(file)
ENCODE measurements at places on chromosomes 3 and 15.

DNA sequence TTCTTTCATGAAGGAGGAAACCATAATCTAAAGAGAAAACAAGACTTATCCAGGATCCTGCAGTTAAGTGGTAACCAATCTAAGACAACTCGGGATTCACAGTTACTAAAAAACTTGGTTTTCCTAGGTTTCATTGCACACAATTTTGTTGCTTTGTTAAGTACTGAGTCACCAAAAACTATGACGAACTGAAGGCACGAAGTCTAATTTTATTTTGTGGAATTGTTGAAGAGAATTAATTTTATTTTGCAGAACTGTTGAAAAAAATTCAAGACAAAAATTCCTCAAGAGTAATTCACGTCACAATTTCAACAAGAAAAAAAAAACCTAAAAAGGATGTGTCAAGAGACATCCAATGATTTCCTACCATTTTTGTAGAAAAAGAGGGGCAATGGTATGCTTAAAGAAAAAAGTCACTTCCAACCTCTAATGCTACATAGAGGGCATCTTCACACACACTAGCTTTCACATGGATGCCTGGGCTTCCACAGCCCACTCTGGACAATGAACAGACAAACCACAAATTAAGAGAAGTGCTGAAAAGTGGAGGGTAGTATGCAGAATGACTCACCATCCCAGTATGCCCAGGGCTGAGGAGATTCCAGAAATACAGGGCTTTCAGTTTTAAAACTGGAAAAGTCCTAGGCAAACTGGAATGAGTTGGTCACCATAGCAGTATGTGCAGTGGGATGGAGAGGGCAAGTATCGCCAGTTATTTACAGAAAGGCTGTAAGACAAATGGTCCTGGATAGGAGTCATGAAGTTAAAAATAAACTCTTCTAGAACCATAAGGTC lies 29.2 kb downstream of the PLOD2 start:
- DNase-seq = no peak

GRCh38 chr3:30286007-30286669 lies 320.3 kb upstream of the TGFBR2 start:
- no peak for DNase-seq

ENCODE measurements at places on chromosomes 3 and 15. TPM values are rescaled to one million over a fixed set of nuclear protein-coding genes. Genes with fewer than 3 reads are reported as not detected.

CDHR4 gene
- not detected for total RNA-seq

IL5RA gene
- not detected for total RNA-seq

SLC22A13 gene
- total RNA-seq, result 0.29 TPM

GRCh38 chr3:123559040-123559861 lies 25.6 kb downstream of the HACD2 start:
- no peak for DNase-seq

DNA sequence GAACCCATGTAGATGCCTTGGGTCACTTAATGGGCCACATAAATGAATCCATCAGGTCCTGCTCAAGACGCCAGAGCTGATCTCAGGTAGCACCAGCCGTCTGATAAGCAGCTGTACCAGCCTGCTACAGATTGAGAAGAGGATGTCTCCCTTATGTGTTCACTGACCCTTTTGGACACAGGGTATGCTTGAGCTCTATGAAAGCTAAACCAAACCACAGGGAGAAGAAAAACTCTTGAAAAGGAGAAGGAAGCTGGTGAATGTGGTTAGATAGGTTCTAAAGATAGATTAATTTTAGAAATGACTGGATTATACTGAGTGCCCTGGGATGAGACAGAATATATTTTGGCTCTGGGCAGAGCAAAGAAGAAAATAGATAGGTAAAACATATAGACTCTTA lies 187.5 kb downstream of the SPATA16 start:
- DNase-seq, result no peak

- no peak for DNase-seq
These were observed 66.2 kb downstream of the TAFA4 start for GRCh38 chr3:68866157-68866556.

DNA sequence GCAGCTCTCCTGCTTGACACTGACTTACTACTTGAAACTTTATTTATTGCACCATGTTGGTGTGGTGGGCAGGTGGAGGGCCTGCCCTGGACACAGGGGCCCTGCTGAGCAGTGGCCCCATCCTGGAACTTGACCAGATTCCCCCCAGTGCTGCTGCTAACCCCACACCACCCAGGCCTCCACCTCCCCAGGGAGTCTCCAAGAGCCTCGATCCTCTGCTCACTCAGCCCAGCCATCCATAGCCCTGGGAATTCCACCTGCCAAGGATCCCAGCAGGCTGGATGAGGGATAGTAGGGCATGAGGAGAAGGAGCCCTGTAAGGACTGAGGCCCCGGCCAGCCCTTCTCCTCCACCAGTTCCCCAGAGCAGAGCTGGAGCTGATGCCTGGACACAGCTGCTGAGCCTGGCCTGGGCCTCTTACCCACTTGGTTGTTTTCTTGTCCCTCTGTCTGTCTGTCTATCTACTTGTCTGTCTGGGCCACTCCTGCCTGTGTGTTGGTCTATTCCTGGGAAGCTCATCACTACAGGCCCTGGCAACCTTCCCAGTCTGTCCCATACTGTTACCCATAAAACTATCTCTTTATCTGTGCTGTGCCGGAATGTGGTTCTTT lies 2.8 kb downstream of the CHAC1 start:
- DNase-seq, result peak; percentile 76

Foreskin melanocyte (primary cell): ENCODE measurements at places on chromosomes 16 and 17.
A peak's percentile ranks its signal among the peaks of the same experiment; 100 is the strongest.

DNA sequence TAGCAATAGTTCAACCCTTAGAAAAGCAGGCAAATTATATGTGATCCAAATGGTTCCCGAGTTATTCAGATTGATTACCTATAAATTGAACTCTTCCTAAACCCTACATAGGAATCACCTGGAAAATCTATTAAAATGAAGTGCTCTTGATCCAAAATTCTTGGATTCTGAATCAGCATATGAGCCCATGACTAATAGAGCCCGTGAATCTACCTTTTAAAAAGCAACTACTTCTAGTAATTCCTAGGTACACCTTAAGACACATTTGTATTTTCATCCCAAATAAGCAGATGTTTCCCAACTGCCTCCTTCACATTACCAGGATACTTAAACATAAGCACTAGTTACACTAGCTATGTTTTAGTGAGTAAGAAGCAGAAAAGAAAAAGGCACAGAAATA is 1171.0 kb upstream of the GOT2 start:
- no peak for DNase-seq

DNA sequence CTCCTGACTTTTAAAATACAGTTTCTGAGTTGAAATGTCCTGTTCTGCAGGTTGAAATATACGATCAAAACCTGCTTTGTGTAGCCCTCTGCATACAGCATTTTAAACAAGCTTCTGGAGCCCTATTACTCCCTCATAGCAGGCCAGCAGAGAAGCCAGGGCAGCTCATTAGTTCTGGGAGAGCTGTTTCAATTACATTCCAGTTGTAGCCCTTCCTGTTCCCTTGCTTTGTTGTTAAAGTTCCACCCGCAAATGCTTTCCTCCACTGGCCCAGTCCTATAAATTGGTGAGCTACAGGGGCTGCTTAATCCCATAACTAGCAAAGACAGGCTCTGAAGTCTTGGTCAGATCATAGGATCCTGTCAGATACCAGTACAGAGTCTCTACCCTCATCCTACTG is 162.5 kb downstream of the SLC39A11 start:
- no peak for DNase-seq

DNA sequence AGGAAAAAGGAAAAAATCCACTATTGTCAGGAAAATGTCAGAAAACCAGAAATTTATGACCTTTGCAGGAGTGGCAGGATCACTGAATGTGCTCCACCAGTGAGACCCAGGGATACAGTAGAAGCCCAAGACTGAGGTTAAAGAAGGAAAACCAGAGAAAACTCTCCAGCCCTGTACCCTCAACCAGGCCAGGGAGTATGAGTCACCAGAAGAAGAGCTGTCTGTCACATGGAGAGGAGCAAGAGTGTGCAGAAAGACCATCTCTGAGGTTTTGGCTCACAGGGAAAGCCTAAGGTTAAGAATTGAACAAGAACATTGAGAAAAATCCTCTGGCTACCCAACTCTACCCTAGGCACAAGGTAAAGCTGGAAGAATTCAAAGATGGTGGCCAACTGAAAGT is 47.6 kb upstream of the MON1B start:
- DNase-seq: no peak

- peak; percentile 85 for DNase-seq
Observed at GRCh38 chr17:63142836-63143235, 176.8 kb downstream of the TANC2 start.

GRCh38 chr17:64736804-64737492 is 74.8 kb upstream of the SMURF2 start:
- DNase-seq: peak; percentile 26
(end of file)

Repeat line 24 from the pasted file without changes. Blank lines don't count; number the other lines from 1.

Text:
- no peak for DNase-seq